WARNER ROBINS, Ga. — It's now been two weeks since Labor Day and hospitals in Central Georgia are still seeing a downward trend in COVID-19 patients.
Both Coliseum Medical Centers and Houston Medical Center have hovered around 15 inpatients for the last two weeks.
On Tuesday, Coliseum had 21 patients and Houston Medical had exactly 15.
Dr. Jennifer Hoffman at Coliseum Medical Centers says it may still be a little too early to see how the Labor Day holiday affected the COVID-19 case count and she's not ruling out seeing another spike.
"I think if we were gonna see an effect, we would just be beginning to see that effect right now."
She says after Memorial Day, it took close to a month to see the impact.
"It takes a week or so for them to get sick, then it takes a little while for them to transmit it to others."
Hoffman also says delays in testing could mean cases from the holiday haven't shown up yet, but Houston Medical Center's Chief Medical Officer, Dr. Dan Stewart says he's cautiously optimistic that they will stay on this decline.
"I think once you get out to 14 days and you haven't seen any significant numbers, that is a really good report."
Back at the end of July and early August, Coliseum was seeing close to 60 COVID-19 patients and Houston Medical was hovering around 40.
Now, both hospitals have been sitting close to 15 patients for the last two weeks, and it's given healthcare workers a chance to catch their breath.
"We've still got patients in the hospital, but the acuity is not quite as high as it was and I know the number of ventilator patients we have right now is down considerably," says Stewart.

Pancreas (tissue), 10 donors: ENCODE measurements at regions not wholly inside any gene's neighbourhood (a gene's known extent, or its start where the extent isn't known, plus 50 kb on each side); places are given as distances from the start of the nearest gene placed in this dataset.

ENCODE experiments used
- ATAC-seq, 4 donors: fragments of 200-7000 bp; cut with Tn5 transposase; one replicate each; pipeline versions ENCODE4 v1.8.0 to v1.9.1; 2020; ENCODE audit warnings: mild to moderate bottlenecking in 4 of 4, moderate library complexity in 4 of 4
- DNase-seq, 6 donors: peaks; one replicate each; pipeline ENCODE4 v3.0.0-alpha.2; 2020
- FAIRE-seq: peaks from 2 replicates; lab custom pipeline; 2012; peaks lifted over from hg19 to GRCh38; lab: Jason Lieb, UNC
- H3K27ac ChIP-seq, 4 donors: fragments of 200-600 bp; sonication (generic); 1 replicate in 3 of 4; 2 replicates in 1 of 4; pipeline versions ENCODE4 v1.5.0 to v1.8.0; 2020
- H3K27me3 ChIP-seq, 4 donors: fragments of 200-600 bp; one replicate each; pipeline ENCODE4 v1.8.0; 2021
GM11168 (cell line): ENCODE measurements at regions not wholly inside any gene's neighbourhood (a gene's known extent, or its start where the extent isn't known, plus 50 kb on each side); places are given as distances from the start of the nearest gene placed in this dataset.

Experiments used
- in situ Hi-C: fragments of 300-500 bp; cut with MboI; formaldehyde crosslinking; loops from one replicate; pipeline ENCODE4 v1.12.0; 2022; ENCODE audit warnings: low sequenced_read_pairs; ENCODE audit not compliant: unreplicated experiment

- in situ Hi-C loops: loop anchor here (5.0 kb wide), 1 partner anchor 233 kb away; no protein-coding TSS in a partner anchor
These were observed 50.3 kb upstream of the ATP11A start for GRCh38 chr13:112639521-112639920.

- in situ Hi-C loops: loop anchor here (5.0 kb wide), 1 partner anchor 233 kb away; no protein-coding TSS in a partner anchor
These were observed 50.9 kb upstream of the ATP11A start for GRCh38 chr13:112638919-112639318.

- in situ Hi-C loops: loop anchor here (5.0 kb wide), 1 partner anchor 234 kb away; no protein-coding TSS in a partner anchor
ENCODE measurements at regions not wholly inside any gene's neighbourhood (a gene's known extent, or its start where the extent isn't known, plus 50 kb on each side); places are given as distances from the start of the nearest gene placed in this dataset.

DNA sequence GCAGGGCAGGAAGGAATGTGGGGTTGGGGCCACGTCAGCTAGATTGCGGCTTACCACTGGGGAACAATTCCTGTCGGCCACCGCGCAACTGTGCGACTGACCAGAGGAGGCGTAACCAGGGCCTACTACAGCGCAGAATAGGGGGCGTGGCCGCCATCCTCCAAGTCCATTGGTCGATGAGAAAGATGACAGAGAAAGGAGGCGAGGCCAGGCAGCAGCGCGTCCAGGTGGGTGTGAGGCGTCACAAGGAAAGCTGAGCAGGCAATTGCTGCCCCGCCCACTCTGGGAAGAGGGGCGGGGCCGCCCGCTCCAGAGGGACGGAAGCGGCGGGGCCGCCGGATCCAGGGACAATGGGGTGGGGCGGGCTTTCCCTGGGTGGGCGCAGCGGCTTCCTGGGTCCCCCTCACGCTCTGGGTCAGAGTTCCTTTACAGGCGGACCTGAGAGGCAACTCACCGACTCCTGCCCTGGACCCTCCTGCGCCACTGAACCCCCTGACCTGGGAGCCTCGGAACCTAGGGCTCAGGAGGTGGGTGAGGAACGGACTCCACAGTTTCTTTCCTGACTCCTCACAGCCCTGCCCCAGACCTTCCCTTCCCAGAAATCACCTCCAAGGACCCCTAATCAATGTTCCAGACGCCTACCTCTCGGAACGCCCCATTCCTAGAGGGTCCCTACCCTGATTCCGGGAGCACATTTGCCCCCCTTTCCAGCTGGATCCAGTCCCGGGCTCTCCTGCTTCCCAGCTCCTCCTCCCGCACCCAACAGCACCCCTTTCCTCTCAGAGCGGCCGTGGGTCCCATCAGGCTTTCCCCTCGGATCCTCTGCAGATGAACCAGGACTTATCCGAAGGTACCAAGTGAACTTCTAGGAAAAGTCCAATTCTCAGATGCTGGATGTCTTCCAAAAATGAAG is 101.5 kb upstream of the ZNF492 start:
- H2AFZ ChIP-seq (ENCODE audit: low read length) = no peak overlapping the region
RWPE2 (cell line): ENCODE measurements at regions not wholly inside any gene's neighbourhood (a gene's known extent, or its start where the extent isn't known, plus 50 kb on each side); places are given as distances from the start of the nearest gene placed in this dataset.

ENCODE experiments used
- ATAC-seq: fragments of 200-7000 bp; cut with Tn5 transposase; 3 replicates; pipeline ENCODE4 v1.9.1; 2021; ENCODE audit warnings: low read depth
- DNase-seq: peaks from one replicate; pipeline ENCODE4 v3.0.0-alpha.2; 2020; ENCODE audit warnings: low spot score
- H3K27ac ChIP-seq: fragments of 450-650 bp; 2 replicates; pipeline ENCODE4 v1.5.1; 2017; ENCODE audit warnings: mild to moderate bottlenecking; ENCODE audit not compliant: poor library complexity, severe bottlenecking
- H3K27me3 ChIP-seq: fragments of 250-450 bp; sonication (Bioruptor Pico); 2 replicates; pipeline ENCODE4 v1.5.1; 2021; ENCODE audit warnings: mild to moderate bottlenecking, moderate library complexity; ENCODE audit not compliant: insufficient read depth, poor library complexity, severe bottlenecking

But with colder weather right around the corner, could that cause cases to go back up?
"We really don't know at this point in time until we see what happens," says Stewart.
Hoffman agrees, we may just have to wait and see.
"I think the thing that the weather does is it probably encourages people to congregate more indoors," she says. "If it gets down to the 40s in November and December, I don't think people are going to want to dine outside anymore."
However, Stewart says the good news is every indication points to a mild flu season in the U.S.
"That'll be a good thing because that'll be one less thing to have to worry about."
Both doctors agree that one thing is certain -- this pandemic is not over yet.
"People have died from it. People are still dying from it," says Stewart. "We're not done with this yet."
"The virus is still out there. It's still definitely in the community. Sadly for all of us, this isn't over," says Hoffman. "My honest opinion is that we're going to spike all over again. We're just nowhere near the threshold for the percentage of the population that would have to be immune for 'herd immunity,' and this hasn't gone away."
We reached out to Navicent Health to ask how many COVID-19 patients they currently have at the hospital. They referred us to the Department of Public Health.